How the Park Authority Treats Its Wetlands at Hellwig Park

Do you assume the county Park Authority protects wetlands that it has identified on its own parks?  After all, state and Federal law requires it.

Think the county agency will avoid damage to the wetlands at Hellwig Park, if allowed to build a new highway to connect Bristow and Aden roads?

Ronald Reagan had the right philosophy: Trust, But Verify.

You can start by taking a look at how the Park Authority protects the well-known wetlands at Hellwig Park. Click here to view photos taken on June 9. The agency’s performance during the Hellwig Park ballfield construction project indicates how well they will protect those wetlands during construction of the Hellwig Highway.

Lots of protection was promised on paper.  The site plan has a map of the wetlands, and places them well with a Conservation Area.

A “level spreader” was added to the outfall from the stormwater pond to slow the runoff before it flows into the Conservation Area and the wetland channel further downstream.  As the site plan notes, “This channel contains documented wetlands and is to be left undisturbed in order to preserve its natural conditions.”

The reality?  The Park Authority dug a 10-foot wide ditch into the Conservation Area, lined it with levees and other barriers, then channeled excessive stormwater directly through the wetland.

So much silt poured down into the wetland, it has overflowed the barriers and polluted even a wider swath of the wetland.  Neighbors have complained that silt from the construction project has damaged the fishing in their pond, one-quarter mile away.

This is a clear violation of the laws and regulations to protect documented wetlands.

The Park Authority lacks both the competence and the commitment to protect natural resources.  The agency may be capable of building ballfields for active recreation, but it is unwilling to inventory and protect its environmental assets.  The county agency can’t even fulfill the conservation promises it makes on site plans for a high-visibility project.

How did the Park Authority Board respond, when alerted to this problem?  Did they direct the agency staff to correct the problem?  Did they reconsider their proposal to construct the Hellwig Highway, a road of undefined width through the documented wetland area (or carefully skirting the boundaries, if you believe the claims of the staff)?

No.  The Park Authority Board exercised no oversight, and provided no direction to the staff.  Instead, in a closed session they decided to appeal the decision of the Planning Commission, which blocked the construction of the new highway.  In the process the Park Authority Board clearly violated the Virginia Freedom of Information Act.

State law allows discussion of acquisition of real property “where discussion in an open meeting would adversely affect the bargaining position or negotiating strategy of the public body.” Note that there is no exemption for discussion of any and every issue involving real estate.  Deciding to appeal the denial by the Planning Commission, and ask the Board of County Supervisors to authorize the highway, would not adversely affect the Park Authority’s bargaining position or negotiating strategy for land acquisition.  The board members just wanted to act in secret, and avoid being held accountable.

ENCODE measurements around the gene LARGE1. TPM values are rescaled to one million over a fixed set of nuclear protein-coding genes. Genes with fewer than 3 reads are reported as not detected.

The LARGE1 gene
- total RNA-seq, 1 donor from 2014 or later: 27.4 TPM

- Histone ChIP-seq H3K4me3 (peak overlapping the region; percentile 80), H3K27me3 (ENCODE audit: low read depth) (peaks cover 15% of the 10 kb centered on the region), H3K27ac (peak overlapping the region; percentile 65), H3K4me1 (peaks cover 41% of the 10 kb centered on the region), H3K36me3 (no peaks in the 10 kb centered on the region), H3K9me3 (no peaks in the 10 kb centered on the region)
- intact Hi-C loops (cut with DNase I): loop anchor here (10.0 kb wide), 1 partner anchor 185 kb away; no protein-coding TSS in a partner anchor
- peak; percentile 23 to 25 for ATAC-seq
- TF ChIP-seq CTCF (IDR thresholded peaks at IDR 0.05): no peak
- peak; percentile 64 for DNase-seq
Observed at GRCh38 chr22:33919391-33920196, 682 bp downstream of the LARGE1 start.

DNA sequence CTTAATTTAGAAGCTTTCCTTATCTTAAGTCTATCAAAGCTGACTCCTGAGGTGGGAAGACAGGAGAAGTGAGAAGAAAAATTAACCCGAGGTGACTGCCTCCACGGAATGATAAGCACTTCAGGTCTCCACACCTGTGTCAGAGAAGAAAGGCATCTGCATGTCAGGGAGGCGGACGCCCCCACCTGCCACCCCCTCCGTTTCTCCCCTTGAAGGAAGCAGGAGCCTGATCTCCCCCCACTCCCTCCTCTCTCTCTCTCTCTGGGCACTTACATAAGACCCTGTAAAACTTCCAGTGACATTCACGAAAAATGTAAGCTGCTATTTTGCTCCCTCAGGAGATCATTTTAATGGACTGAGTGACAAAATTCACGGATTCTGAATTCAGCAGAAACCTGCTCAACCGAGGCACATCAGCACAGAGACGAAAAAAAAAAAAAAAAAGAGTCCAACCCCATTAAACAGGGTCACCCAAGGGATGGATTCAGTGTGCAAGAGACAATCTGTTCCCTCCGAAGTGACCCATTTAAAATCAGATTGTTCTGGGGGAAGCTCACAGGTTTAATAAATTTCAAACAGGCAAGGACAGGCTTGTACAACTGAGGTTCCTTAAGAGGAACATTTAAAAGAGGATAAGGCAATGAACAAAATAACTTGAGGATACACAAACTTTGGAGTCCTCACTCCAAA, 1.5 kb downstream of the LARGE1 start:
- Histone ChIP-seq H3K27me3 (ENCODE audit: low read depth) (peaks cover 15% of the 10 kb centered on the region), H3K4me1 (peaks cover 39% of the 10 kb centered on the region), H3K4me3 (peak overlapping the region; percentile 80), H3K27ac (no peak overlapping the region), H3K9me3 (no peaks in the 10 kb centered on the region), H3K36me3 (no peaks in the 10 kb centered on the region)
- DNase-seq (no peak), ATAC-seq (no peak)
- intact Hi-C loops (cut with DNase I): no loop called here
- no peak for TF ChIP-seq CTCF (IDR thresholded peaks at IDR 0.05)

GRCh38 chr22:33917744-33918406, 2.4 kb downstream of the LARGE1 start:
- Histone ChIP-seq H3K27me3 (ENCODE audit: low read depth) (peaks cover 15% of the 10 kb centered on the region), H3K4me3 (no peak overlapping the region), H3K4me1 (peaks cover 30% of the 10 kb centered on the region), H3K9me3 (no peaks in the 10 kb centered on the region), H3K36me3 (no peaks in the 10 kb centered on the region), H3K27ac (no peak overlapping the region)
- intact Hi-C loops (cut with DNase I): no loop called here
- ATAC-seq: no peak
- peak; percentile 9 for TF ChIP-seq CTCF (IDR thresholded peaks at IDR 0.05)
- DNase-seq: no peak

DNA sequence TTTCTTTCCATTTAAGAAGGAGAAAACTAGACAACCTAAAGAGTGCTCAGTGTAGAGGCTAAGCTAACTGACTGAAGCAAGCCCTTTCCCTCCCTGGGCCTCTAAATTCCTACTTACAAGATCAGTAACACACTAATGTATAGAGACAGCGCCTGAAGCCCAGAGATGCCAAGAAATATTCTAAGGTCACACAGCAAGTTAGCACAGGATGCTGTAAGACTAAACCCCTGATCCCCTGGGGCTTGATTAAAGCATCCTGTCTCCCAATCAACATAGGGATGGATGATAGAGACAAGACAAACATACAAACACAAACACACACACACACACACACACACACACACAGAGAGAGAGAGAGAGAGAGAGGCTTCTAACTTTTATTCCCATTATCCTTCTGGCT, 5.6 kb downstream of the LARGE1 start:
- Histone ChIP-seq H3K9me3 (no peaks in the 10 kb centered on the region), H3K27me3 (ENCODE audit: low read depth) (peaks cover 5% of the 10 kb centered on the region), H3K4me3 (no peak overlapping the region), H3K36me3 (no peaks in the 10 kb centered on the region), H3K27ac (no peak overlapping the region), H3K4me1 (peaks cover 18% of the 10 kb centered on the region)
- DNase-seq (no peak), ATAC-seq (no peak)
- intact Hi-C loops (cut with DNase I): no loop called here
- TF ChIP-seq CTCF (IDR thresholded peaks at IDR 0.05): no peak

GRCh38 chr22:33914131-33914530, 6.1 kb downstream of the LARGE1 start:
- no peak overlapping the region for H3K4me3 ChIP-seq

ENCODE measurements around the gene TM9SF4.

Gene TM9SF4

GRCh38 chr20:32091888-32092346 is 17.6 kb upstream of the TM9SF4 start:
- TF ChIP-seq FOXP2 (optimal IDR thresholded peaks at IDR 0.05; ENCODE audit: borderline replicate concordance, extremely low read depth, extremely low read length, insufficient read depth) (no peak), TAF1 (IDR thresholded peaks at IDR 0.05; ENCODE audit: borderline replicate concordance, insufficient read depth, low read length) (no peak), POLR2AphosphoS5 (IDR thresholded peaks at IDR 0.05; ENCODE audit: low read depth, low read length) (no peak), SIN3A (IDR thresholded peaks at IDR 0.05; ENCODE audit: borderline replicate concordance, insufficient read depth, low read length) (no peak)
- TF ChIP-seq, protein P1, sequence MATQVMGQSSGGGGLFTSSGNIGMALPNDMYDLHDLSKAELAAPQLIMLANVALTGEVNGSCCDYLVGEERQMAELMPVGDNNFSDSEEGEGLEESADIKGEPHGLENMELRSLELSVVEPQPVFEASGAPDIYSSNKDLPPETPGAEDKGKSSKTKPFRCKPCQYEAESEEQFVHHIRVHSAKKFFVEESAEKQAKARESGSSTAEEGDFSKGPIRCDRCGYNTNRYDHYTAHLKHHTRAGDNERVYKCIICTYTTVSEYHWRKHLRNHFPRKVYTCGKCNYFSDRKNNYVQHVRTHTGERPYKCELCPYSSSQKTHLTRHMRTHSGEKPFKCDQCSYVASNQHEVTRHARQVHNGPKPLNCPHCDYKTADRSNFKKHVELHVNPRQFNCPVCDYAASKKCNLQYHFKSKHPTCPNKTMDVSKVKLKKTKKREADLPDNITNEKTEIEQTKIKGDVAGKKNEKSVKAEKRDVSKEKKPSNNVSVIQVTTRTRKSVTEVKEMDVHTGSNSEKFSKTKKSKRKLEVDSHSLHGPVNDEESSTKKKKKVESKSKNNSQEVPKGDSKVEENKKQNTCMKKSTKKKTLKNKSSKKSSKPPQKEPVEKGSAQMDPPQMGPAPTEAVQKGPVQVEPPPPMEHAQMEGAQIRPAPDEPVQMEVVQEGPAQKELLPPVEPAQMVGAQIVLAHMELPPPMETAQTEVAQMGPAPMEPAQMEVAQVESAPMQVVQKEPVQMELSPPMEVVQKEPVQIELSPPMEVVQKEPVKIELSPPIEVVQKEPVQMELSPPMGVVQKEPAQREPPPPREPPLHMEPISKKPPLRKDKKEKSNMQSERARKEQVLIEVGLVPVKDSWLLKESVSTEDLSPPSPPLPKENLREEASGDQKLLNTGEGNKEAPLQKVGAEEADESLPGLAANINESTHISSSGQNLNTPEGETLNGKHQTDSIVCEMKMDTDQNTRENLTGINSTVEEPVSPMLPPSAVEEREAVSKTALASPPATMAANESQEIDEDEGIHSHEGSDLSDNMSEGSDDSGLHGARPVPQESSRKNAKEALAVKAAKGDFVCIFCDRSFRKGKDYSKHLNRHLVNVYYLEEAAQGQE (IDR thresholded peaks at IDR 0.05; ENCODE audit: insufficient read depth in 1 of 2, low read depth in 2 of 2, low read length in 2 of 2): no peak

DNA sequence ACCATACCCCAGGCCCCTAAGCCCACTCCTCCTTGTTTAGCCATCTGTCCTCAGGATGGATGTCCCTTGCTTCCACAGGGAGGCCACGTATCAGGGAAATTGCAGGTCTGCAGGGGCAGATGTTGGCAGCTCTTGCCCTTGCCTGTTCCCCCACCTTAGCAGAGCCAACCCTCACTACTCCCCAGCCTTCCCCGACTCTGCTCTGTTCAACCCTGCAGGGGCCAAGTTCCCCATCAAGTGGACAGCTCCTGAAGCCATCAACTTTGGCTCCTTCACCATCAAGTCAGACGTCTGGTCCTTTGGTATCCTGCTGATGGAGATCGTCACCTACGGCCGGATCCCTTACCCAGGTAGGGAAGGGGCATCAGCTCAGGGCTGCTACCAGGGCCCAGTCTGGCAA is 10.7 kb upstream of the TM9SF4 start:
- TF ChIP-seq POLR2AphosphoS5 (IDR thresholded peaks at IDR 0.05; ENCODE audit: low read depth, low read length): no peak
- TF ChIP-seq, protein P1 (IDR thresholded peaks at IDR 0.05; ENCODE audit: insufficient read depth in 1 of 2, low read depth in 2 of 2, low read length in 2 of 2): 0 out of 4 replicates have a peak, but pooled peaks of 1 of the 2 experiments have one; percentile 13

It was clear at the conclusion of the closed session that the Park Authority Board had made a secret decision-without-a-vote in closed session.  Members started to leave the building without holding a public vote.  Some members of the public, who had remained to hear the Park Authority make a public decision on the new road and protection of park wetlands, highlighted that secret votes were not legal.

Park Authority Board members dismissed those concerns, saying no vote had been taken in closed session.  After hearing the process explained to them by members of the public in the audience, the Park Board finally went through the motions of certifying the meeting and voting on the issue.  Only then was it clear that the decision to proceed with the Hellwig Highway was not a consensus decision.  Final vote to appeal was 6-2, with Lori Bauckman-Moore and Rick Berry in opposition.

(State law says “At the conclusion of any closed meeting, the public body holding such meeting shall immediately reconvene in an open meeting and shall take a roll call or other recorded vote to be included in the minutes of that body, certifying that to the best of each member’s knowledge (i) only public business matters lawfully exempted from open meeting requirements under this chapter and (ii) only such public business matters as were identified in the motion by which the closed meeting was convened were heard, discussed or considered in the meeting by the public body.)

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2 comments so far

  1. Your Piece of the Planet on

    […] months ago we wrote an article and posted photos showing how the Park Authority is protecting environmental resources at Hellwig […]

  2. […] Authority says they are responsible stewards and can protect these wetlands from the impacts but history tells a different story.  The Park Authority is incompetent at protecting natural areas within its own parks, and a […]


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